Page 22 - Foodservice magazine may 2019
P. 22

From top: Charcoal Lane dining room. Gypsy Rose's macadamia and chocolate torte with chocolate ganache, river mint ice-cream and river mint meringue soil.
Due to increasing popularity, short seasons and changing growing conditions, the barrier to acquiring these foods wholesale is not uncommon.
Muntrie berries, for example, native to the coastline along western Victoria and eastern South Australia, are only in season for two to three weeks a year. Hampton says that before the season even arrives, his supplier in South Australia will sell the whole crop.
It’s the same again with his desert lime supplier in Perth. “Her crop of desert limes is sold out before they’re even ripened. But I’ve been using her for 10 years now so she tends to stash some away for me. If it wasn’t because of that I wouldn’t be able to get that quality stuff,” he says.
The huge spike in demand for native ingredients over the last decade has put a strain on growers, as supply is yet to catch up.
“Now it’s a bit of a balance because a lot of the foods and fruits don’t crop every year. For example there are big areas where it might not rain for 10 years, so things won’t fruit or flower for 10 years, so to grow them commercially is really difficult,” says Hampton.
While some Indigenous communities have started to grow bush tucker commercially, Hampton says most of his suppliers are husband-and-wife teams who have started a second business alongside their day jobs.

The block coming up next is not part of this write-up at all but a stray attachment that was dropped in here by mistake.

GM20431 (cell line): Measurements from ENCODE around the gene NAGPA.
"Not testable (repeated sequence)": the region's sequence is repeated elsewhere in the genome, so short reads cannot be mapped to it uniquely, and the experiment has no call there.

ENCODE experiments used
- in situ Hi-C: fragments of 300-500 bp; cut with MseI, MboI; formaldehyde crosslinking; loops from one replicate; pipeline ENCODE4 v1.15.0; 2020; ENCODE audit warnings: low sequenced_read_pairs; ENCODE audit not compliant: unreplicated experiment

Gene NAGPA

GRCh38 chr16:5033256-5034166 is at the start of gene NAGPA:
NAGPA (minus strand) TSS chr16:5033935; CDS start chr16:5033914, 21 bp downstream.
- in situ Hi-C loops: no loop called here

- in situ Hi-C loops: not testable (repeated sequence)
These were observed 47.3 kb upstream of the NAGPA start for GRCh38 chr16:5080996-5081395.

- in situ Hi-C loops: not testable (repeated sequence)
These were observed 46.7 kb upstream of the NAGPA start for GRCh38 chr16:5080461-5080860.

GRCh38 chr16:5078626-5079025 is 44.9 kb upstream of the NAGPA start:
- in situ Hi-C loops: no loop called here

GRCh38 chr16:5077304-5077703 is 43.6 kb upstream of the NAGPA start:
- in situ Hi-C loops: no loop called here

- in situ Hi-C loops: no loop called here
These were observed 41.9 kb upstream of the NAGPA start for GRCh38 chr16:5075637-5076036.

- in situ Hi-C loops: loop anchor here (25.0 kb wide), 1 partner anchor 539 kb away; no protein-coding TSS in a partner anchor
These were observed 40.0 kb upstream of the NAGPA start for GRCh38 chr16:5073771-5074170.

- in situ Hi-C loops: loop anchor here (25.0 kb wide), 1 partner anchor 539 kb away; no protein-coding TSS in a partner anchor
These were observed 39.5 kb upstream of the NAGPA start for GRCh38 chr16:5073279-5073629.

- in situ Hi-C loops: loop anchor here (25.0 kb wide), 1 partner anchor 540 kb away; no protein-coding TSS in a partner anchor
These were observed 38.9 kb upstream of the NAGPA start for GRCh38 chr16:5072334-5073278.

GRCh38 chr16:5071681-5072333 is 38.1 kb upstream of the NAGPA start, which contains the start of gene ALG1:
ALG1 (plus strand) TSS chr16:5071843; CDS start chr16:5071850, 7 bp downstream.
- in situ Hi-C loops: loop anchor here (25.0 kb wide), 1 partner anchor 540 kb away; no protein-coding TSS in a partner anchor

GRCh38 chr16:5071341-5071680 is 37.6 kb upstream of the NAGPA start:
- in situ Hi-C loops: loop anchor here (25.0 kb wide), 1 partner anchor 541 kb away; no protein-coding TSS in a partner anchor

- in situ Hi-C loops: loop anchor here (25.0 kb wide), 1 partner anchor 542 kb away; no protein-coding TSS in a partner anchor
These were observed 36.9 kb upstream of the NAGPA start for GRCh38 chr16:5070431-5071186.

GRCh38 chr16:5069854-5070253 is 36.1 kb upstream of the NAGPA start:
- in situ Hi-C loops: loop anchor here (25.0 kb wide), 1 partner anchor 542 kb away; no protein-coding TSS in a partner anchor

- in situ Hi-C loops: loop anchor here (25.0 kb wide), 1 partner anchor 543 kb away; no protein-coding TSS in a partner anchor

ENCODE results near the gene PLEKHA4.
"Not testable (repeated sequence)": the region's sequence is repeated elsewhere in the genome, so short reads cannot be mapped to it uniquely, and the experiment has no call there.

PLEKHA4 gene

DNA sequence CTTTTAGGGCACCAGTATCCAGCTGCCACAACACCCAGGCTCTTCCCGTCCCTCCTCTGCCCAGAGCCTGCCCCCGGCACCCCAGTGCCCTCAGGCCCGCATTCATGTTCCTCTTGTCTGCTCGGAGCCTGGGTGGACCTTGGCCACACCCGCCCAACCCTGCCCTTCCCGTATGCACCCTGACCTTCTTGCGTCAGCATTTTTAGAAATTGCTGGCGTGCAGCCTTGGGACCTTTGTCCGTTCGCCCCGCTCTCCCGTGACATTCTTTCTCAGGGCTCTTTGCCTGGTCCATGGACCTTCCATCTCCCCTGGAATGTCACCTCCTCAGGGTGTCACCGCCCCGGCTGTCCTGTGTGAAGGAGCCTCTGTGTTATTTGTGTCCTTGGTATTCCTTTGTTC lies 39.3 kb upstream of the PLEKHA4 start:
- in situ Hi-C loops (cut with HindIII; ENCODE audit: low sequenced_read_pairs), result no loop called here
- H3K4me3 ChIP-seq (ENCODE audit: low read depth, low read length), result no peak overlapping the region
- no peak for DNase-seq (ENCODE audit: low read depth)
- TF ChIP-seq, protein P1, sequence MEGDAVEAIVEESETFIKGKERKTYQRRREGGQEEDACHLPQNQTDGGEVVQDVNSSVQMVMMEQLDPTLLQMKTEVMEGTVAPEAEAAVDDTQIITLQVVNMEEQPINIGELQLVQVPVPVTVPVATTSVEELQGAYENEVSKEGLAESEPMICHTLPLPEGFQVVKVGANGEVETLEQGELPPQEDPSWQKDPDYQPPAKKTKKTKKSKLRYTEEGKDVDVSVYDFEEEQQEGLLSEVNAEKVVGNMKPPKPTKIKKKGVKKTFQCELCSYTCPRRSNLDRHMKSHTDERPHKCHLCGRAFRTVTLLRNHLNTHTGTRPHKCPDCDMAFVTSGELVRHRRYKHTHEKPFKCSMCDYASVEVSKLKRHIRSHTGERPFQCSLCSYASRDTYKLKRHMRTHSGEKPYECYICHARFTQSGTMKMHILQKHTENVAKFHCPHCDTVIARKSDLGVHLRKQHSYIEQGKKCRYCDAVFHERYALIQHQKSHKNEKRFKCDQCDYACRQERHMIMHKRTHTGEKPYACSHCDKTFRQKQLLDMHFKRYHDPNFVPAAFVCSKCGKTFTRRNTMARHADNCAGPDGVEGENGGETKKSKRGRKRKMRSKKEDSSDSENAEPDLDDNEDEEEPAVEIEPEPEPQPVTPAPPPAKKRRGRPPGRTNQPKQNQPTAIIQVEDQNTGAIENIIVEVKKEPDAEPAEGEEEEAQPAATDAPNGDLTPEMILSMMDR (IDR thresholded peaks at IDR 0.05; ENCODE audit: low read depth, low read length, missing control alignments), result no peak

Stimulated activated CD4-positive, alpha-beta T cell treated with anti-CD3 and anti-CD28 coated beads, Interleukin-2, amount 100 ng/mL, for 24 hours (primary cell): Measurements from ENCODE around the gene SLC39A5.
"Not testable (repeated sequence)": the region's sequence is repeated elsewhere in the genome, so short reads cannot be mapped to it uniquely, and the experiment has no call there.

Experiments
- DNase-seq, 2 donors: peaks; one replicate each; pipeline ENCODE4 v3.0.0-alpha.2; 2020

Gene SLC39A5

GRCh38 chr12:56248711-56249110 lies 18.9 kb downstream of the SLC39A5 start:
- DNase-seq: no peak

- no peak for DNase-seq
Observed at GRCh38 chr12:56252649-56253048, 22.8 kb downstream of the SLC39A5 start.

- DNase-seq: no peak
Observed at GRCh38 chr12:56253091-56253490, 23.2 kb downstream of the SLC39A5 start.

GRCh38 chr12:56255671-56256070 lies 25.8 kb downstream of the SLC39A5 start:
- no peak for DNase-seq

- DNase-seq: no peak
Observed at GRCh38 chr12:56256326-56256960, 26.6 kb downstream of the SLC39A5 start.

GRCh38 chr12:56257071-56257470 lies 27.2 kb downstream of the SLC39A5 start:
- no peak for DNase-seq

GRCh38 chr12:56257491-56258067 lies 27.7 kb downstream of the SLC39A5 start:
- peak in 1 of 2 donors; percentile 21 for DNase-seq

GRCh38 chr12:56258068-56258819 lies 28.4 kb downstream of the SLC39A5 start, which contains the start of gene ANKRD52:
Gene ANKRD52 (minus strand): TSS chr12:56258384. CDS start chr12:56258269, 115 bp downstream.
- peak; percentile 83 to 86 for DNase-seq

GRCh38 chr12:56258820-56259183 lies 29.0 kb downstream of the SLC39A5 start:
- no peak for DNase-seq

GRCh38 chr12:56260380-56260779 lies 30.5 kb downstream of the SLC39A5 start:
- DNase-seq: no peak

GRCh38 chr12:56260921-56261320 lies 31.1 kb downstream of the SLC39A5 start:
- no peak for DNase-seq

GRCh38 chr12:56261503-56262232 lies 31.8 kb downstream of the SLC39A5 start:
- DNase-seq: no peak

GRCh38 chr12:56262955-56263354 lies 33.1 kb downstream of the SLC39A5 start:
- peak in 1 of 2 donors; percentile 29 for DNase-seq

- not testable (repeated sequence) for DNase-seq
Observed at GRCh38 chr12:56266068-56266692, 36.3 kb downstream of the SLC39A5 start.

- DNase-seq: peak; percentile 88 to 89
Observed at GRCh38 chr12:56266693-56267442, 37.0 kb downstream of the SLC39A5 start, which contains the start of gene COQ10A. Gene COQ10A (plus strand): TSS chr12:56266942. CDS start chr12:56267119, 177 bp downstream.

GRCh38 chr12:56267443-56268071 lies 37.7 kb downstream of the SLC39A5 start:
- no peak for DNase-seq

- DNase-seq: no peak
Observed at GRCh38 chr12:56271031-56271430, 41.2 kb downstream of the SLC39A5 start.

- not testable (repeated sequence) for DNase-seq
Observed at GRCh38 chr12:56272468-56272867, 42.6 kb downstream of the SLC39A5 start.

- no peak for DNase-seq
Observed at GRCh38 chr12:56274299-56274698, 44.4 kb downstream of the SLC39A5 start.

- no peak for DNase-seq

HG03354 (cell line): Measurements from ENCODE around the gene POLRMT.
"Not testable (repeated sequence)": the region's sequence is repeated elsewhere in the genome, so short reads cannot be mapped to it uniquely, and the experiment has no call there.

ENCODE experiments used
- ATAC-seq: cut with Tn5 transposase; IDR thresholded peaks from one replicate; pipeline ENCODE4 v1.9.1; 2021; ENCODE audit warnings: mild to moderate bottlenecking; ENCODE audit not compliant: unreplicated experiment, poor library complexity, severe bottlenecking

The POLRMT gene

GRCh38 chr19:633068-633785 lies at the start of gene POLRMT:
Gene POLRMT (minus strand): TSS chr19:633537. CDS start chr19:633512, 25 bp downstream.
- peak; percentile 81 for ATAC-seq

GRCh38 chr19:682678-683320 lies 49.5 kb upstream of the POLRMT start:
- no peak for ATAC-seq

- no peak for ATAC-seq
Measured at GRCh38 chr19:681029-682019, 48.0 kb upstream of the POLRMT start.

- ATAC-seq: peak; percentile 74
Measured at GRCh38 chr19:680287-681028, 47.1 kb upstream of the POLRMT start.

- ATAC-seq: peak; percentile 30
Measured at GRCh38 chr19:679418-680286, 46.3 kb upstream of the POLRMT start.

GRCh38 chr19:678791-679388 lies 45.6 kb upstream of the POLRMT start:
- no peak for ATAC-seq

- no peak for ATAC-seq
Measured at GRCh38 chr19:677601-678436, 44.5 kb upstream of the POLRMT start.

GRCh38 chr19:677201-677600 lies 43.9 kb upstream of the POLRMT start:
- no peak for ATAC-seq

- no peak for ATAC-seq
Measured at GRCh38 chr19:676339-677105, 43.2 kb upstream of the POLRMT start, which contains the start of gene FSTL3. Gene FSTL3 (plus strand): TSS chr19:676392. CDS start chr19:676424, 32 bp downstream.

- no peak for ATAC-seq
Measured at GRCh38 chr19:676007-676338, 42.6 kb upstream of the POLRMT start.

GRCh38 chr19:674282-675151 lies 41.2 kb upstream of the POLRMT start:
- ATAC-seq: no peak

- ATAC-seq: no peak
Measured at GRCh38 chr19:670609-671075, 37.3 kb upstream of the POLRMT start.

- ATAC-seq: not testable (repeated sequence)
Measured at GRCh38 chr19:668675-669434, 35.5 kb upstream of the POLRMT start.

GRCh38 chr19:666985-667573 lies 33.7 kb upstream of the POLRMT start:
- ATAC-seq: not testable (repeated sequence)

“But now it’s at the stage where that’s starting to take over as a full-time gig for them, but a lot of those people are starting to retire as well. So that’s what we’re trying to do now: inspire people to keep it going,” he says.
Hampton hopes chefs across the country will let go of their perfectly symmetrical apples and frost-free tomatoes to express what Australian farmers can produce sustainably and soulfully.
“Everyone talks about seasonal and regional food and how great it is, but they’re talking about crops that are supposed to be grown in Europe. It doesn’t make any sense to me at all,” says Hampton.
“Every place you work at they import stuff from every country,” adds Rose, “but you import something from Italy and it costs less than something from Western Australia.”
The first step: educate yourself, ask questions, and never stop tasting. Go out and try unfamiliar native ingredients in restaurants, markets or from your own suppliers, before you order another box of Tahitian limes.
Just don’t go and chomp into a whole finger lime like Hampton says Harry the Duke of Sussex did when he and Meghan the Duchess of Sussex visited Charcoal Lane for an Australian food tasting last year.

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